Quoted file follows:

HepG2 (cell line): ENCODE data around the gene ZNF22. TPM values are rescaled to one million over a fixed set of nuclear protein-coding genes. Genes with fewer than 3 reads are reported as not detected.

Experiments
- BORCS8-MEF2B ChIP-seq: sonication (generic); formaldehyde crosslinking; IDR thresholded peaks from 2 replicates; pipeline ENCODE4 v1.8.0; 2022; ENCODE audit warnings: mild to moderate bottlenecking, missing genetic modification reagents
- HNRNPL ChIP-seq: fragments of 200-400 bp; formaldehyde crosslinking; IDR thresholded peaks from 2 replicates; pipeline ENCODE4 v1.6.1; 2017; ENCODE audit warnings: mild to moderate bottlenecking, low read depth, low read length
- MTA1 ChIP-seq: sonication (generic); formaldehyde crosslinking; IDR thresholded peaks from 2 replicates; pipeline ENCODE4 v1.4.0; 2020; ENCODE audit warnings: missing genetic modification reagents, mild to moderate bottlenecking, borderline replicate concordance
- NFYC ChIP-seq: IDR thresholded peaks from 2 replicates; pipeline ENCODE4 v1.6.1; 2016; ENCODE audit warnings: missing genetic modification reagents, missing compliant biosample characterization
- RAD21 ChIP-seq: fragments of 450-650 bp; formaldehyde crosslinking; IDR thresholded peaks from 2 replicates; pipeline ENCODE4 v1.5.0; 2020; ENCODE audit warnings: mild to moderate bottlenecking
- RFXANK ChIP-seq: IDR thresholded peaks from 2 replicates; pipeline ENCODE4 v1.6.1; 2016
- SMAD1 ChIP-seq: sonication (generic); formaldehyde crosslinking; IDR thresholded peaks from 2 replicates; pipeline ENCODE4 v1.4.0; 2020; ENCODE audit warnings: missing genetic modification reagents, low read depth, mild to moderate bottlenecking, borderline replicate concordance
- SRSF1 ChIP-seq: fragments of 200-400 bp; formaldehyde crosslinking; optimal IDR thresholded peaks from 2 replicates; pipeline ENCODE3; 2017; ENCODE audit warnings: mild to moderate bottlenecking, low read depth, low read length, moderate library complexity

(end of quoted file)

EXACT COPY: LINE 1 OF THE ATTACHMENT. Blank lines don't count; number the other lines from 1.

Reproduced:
HepG2 (cell line): ENCODE data around the gene ZNF22. TPM values are rescaled to one million over a fixed set of nuclear protein-coding genes. Genes with fewer than 3 reads are reported as not detected.